Owczarek et al. (2015) investigated the total extracts of different polarity, obtained by the extraction of the methanol extract from the arial and underground parts of the G. rivale, in tests for antioxidant activity: DPPH test by method of Brand Williams, Cuvier and Berset [31] with the previously described modifications [32]; the FRAP test described by Pulido et al. [33] with some modifications [34]; the test for linoleic acid peroxidation according to Azuma et al.’s modified method [35, 32].

Panizzi et al. (2000) investigated the antimicrobial activity of extracts of different polarity from the arial part of G. rivale, and some individual compounds. The dried raw material was extracted in a Soxhlet apparatus with n-hexane, chloroform, a mixture of chloroform-methanol 9:1, and then by maceration with methanol at room temperature. Then, the obtained total extracts were purified by column chromatography to individual compounds, their identification was carried out by IR and UV spectroscopy, 1H and 13C NMR. All the investigated fractions were dissolved in DMSO and screened for the antimicrobial activity by the agar diffusion method described by Clark, et al. (1981), using test microorganisms: Staphylococcus aureus, Pseudomonas aeruginosa, Escherichia coli, Candida albicans and Aspergillus niger [40]. The study showed that the total methanol extract has a high antimicrobial and antifungal activity, while the n-hexane extract showed a weak activity against bacteria and Aspergillus niger; chloroform extract had a pronounced activity against Candida albicans; and chloroform-methanol and water-methanol extracts were found active against all the tested organisms. When analyzing the purified extracts and individual compounds, the following results were obtained: triterpene fraction showed an efficiency comparable to methanol and chloroform-methanol extracts against all studied microorganisms; a mixture of flavonoids was found active against gram-positive and gram-negative bacteria in the absence of antifungal activity; the tannin fraction was active only against bacteria, but its effectiveness was lower than that of the flavonoid fraction; ursolic acid had zones of inhibition very similar to those obtained using a chloroform-methanol extract in the absence of antifungal effect; among the flavonoid aglycones, kaempferol and quercetin affected only Staphylococcus aureus and Pseudomonas aeruginosa, respectively, while apigenin had no antimicrobial and antifungal activity; caffeic acid showed a moderate activity against all test organisms, while gallic acid showed a pronounced effectiveness against Staphylococcus aureus, Escherichia coli and Candida albicans [16].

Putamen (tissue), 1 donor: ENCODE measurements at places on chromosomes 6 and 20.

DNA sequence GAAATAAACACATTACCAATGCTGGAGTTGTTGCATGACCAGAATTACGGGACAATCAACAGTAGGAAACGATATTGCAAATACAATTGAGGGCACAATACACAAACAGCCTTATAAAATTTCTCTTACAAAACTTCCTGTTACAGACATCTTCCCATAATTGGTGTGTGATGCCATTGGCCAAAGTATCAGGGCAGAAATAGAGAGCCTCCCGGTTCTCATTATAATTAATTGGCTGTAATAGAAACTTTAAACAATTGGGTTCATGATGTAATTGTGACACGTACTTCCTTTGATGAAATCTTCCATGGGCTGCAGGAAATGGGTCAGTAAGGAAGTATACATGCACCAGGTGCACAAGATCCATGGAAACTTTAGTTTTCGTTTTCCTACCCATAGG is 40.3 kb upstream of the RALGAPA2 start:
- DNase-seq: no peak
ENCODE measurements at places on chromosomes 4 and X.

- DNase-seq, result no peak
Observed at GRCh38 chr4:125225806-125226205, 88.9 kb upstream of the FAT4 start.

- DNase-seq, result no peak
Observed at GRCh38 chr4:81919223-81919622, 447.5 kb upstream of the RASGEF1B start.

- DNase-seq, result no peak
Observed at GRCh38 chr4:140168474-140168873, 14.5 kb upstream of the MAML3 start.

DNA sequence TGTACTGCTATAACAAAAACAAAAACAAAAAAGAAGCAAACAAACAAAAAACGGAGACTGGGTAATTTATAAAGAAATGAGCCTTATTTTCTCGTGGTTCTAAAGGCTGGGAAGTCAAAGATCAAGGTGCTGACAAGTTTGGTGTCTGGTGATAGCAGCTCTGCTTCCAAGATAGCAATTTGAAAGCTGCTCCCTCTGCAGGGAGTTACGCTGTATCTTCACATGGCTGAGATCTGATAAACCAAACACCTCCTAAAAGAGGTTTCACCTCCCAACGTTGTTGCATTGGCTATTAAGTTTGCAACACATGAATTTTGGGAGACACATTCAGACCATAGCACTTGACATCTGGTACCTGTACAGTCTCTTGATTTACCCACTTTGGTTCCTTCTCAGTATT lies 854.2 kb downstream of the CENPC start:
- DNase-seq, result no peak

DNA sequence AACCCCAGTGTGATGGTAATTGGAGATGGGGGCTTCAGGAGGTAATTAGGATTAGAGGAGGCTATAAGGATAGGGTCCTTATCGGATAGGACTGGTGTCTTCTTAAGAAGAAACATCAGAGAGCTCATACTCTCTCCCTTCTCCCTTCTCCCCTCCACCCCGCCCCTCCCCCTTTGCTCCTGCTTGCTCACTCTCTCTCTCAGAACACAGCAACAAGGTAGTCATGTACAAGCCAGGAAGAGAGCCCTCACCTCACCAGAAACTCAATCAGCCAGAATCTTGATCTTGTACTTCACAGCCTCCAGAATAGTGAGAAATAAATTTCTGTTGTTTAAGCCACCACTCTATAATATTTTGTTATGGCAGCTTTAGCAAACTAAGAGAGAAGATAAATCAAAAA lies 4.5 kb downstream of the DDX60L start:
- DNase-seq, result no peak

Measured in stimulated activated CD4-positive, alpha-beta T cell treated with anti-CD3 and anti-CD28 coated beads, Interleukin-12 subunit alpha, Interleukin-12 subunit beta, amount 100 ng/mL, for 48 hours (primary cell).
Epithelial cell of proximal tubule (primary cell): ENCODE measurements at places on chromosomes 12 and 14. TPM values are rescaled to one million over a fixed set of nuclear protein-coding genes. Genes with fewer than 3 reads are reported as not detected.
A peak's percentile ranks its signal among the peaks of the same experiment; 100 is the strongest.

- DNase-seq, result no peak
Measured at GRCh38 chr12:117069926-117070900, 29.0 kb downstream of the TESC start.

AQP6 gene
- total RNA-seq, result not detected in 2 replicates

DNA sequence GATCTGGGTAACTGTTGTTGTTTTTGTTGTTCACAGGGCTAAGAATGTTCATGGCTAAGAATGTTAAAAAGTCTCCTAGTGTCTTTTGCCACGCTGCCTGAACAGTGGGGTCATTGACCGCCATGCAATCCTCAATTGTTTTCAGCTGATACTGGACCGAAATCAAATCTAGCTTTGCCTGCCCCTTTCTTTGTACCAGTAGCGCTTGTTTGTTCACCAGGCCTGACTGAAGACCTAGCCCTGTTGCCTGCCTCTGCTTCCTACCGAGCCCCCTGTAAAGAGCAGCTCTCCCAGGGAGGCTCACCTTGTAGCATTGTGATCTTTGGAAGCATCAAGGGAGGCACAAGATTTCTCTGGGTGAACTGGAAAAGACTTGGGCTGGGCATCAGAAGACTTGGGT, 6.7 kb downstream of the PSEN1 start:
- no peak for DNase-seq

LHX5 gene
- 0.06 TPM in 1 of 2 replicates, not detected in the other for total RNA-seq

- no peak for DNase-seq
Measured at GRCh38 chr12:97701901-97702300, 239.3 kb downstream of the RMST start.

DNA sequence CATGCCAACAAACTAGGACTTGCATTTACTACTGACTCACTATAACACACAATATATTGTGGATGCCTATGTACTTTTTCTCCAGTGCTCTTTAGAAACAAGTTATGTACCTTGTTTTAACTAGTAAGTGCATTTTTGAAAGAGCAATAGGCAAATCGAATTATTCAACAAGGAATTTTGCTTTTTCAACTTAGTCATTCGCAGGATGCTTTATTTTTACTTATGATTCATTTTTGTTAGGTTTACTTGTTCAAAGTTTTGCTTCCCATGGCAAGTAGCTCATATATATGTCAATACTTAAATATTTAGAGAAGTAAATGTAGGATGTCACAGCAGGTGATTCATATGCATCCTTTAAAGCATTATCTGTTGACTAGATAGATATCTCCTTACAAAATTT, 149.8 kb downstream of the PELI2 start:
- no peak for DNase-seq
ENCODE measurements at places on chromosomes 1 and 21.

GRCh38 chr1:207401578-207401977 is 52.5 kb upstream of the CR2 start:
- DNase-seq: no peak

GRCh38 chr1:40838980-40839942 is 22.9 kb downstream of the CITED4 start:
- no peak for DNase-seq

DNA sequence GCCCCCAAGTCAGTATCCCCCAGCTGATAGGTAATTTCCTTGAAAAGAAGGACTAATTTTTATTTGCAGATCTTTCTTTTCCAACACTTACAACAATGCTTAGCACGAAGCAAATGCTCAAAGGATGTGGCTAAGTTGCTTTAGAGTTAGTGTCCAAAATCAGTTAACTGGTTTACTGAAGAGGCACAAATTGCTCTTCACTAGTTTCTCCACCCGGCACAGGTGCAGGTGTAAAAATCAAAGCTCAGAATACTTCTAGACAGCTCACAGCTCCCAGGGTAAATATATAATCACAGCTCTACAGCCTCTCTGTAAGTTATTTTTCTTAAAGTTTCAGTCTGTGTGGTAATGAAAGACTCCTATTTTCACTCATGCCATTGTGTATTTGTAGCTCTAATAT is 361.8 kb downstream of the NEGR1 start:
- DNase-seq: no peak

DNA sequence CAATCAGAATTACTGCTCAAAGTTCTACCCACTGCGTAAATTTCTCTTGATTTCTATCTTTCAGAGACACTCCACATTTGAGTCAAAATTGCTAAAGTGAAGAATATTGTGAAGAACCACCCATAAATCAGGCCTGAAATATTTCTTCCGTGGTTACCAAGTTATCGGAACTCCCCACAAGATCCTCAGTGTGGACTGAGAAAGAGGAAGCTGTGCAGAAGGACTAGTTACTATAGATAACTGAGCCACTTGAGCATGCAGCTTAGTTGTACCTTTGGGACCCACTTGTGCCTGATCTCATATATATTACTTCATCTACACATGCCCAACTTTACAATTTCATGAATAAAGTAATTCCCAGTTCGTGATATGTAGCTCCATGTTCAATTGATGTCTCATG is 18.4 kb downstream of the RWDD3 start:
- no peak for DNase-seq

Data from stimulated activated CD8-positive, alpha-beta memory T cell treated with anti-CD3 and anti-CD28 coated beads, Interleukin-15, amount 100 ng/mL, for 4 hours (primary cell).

The identification of natural metabolites and synthetic agents that are effective in the prevention and treatment of diseases caused by influenza viruses of various types, is an urgent problem of the last decade. Researchers suggest that total native complexes of metabolites, as well as individual natural compounds of various natures, such as polyphenols, triterpenoids, alkaloids, organic acids, and some others, can be used as agents for inhibiting infections at various stages [42]. Therefore, in the work by Lobanov et al. (2016) the antiviral activity of 70 plant species belonging to 14 different families, including the aerial part of the G. rivale, was considered. The study was carried out using ethanol extracts obtained by the method described in the work by Kostina et al. (2013) [44]; avian influenza virus A / chicken / Kurgan / 05/2005 (H5N1) and a strain of human influenza virus A / Aichi / 2/68 (H3N2) adapted to laboratory mice, the titer of which was calculated by Spearman-Kerber’s method using statistical processing according to Sachs, L. (1976) [45]. In the course of the study it was revealed that the ethanol extract from the arial part of G. rivale has a pronounced antiviral activity against both studied viral strains and can be recommended for a further research in this area in order to create phytopreparations for the prevention and treatment of influenza caused by these virus strains [43].